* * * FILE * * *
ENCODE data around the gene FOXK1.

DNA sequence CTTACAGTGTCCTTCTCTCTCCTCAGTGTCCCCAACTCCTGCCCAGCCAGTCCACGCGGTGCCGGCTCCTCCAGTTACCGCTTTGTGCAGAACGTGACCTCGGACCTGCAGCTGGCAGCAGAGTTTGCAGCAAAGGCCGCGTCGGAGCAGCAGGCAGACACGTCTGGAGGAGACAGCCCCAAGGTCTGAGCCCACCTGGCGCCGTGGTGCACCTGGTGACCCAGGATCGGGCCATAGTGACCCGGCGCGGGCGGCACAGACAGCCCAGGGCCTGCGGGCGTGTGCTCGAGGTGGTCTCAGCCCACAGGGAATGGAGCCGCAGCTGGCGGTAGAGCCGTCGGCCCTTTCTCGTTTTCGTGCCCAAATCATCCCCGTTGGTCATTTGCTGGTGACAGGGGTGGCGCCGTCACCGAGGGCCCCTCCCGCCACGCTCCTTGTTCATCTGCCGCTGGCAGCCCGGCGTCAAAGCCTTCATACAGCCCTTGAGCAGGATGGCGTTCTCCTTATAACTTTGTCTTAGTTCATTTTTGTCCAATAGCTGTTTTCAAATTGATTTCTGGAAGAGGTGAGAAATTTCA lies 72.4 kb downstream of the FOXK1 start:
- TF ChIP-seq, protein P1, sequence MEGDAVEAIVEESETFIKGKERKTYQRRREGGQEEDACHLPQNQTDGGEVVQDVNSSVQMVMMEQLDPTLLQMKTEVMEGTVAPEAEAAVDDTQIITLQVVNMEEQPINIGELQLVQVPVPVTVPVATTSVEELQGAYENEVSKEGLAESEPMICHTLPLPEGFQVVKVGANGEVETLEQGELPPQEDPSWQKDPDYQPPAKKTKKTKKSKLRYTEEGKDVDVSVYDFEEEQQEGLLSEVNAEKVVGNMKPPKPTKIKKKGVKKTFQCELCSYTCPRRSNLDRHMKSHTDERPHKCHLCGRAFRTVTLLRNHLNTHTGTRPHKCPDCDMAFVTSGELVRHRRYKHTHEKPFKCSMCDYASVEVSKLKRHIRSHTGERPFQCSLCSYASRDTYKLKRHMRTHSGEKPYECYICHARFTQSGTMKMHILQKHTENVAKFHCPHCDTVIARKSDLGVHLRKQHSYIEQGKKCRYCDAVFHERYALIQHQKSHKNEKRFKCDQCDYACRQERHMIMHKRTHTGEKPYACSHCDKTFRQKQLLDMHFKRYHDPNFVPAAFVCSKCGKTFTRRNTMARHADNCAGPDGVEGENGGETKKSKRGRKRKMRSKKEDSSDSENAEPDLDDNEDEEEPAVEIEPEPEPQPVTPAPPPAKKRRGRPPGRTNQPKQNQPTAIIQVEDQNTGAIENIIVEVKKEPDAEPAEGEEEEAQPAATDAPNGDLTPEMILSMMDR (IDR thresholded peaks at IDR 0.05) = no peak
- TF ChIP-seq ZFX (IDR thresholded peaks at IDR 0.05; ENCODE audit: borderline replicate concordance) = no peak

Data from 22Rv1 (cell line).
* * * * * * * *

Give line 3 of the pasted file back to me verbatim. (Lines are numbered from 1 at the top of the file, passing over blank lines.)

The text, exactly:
- TF ChIP-seq, protein P1, sequence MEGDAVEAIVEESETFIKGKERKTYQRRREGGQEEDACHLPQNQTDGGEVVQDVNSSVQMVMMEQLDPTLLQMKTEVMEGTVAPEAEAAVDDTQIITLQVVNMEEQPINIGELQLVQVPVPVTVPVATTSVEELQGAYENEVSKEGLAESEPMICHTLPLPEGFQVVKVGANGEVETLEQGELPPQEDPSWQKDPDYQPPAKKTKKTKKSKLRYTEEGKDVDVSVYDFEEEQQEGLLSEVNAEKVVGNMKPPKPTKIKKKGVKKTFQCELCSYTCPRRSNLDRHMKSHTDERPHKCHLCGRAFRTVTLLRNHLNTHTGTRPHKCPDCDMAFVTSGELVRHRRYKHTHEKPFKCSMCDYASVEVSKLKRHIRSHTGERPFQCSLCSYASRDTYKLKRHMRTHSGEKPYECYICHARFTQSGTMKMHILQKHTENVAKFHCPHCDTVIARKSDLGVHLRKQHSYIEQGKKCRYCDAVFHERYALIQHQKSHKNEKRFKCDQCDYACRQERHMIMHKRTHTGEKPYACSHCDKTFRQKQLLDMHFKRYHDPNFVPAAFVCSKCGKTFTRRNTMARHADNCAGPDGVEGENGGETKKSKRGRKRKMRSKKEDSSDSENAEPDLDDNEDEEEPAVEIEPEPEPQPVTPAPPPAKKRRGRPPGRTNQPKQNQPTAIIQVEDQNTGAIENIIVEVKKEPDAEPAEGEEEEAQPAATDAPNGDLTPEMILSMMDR (IDR thresholded peaks at IDR 0.05) = no peak